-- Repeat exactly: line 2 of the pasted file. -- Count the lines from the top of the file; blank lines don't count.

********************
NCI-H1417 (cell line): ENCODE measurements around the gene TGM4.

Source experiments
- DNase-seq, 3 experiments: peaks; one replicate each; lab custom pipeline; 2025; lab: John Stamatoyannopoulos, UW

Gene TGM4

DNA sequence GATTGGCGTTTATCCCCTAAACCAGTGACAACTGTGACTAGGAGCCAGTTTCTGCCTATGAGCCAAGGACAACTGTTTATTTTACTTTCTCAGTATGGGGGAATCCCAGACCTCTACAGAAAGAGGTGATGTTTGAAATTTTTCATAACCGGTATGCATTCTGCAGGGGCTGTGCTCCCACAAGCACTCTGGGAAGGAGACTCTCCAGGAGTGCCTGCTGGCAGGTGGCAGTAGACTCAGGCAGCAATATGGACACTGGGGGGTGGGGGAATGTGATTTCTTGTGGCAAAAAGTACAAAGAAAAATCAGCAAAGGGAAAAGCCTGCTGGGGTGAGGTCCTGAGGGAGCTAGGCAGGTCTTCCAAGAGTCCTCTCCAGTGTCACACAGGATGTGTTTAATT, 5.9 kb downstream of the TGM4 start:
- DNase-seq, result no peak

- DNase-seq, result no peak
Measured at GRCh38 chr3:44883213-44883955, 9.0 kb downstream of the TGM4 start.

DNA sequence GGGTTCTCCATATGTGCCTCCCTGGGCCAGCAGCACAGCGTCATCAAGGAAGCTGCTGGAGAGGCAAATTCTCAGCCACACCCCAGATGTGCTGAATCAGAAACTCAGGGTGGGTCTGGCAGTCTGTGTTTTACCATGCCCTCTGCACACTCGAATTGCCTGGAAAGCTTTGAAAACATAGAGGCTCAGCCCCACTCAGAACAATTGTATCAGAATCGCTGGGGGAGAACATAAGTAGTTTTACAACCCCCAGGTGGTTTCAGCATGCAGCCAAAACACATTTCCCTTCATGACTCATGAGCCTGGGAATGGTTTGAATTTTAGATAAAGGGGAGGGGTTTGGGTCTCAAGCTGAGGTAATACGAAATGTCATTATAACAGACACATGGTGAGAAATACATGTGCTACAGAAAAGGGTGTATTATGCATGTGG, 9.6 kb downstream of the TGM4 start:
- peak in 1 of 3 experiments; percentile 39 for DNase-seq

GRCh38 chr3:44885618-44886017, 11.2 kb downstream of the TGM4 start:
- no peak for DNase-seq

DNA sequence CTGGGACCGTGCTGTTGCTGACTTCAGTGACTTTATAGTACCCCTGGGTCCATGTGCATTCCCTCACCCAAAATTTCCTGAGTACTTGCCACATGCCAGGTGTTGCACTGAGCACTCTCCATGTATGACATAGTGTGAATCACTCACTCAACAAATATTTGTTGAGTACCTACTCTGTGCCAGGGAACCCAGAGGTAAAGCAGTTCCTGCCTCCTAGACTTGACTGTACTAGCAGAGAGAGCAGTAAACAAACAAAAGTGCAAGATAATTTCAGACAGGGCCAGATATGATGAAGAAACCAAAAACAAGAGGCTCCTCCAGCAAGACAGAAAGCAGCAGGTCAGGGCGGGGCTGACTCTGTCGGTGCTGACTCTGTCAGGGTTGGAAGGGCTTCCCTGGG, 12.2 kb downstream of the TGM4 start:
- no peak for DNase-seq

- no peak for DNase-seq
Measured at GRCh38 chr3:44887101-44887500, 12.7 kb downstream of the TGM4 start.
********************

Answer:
Source experiments